The time that it takes for cell cultures to return to temperature after being manipulated outside of the incubator can vary depending upon many, many factors. These include how long the cells were out of the incubator and the heat transfer geometries of the culture, the vessels, and the incubator. The starting temperature of any fresh vessels and medium used, and how many vessels are new to the incubator also can affect the mass that has to be warmed, and therefore how long the cells are out of optimum.
Even after the indicator on the incubator reads “37.0” again.
All of these factors can also add variability from experiment to experiment if they are not the same over time. Is there the same number of flasks in your incubator this week as last week? How often has the door been opened today as compared with over a holiday? Some of these factors are very difficult to control, especially for a shared room-air incubator.
Reducing Time for Temperature Equilibration
Pre-warming all media to 37ºC is one way to help reduce time out of optimum in culture temperature. Many cell culturists put their medium in a waterbath to bring it to temperature before use. This is great temperature-wise, but introduces problems such as contamination from immersion of media flasks up to the neck in the swamp-like waterbath that many research labs maintain (or don’t maintain).
Pre-incubation of smaller amounts of medium (just the volume you need) in a filtered flask in the incubator can be a less risky option. In the incubator, not only do you avoid the swamp, but pH and gas content can stabilize along with the temperature before the cells are exposed. In addition, medium isn’t subjected to repeated episodes of warming before the whole bottle of medium is consumed. However, there is the risk of chilling cell cultures that share that incubator with your pre-equilibrating medium.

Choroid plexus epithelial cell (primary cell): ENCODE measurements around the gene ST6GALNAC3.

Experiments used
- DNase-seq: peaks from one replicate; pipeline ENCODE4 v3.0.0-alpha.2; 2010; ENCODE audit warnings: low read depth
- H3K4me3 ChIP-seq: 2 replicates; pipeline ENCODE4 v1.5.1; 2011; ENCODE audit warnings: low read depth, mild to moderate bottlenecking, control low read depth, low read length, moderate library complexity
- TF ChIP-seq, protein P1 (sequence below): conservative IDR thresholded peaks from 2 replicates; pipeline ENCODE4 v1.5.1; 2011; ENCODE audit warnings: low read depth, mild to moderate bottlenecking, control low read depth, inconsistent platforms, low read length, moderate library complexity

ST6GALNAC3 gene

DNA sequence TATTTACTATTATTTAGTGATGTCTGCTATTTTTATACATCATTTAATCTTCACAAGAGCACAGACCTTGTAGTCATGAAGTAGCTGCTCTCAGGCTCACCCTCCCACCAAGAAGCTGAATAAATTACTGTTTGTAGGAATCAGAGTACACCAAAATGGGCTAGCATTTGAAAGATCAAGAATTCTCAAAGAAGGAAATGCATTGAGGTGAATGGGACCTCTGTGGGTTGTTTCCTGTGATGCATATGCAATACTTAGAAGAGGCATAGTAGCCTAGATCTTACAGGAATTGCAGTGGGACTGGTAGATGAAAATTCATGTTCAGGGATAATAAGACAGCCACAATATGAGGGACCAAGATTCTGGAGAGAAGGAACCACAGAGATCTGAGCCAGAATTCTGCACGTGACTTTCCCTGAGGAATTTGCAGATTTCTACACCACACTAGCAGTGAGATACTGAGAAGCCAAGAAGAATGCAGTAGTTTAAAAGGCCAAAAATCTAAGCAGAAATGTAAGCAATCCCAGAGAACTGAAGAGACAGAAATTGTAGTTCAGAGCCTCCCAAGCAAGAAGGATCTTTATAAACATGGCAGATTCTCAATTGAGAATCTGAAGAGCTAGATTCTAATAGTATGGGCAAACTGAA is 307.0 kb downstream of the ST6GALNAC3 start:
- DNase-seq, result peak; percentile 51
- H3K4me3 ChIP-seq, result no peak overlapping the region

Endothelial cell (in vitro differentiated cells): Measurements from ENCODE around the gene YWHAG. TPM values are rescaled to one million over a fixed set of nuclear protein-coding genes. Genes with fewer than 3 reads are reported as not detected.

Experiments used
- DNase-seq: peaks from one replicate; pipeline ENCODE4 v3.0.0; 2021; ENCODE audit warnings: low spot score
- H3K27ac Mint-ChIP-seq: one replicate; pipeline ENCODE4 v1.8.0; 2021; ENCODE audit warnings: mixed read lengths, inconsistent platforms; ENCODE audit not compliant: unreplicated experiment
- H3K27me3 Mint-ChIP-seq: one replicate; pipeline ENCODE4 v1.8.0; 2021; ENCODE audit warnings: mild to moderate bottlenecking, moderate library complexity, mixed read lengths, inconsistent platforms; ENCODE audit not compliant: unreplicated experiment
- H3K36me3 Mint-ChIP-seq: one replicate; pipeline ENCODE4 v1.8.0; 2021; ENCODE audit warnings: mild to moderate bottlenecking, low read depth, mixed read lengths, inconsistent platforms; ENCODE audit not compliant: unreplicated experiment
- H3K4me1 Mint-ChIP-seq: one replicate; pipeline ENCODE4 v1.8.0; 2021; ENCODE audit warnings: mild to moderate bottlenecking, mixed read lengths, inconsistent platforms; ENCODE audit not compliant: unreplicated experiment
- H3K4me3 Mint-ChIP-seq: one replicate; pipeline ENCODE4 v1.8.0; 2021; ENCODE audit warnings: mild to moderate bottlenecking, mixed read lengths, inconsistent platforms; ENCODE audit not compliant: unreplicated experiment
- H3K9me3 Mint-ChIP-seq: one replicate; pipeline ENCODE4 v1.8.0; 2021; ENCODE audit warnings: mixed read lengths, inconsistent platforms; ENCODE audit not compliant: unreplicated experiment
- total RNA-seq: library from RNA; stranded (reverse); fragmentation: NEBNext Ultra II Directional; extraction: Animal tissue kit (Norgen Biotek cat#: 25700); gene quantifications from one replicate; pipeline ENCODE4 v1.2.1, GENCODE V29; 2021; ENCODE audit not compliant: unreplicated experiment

The best option is to pre-incubate your medium to optimum conditions in an extra incubator, sans cell cultures. There the medium can come to optimum temperature without disturbing neighboring cell cultures.
Working with Cells in a HEPA-filtered Room-Air BSC Can Chill Cultures
Room air is hypothermic, hypocapnic, and hyperoxic for cells. The more time it takes you to work with them out in room air, the more time they are out of optimum for all of these critical cell parameters. Full-time optimization of the cell culture workspace is what cells need. But if you have to work with your cells in a room-air BSC, organize all needed materials before work starts, and then work quickly and smoothly, minimizing the mixing of liquids with room air.
Any questions? Contact us here at the Cytocentric Blog.
1. 1. Watanabe, I. and S. Okada, Effects of temperature on growth rate of cultured mammalian cells (L5178Y). J Cell Biol, 1967. 32(2): p. 309-23.
2. 2. Fujita, J., Cold shock response in mammalian cells. J Mol Microbiol Biotechnol, 1999. 1(2): p. 243-55.
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About The Author
Alicia D Henn, PhD, MBA
Chief Scientific Officer of BioSpherix, Ltd
Alicia Henn has been the Chief Scientific Officer of BioSpherix, Ltd since 2013. Previously, she was a researcher at the Center for Biodefense Immune Modeling in Rochester, NY. Alicia obtained her PhD in molecular pharmacology and cancer therapeutics from Roswell Park Cancer Institute in Buffalo, NY and her MBA from the Simon School at University of Rochester in Rochester, NY.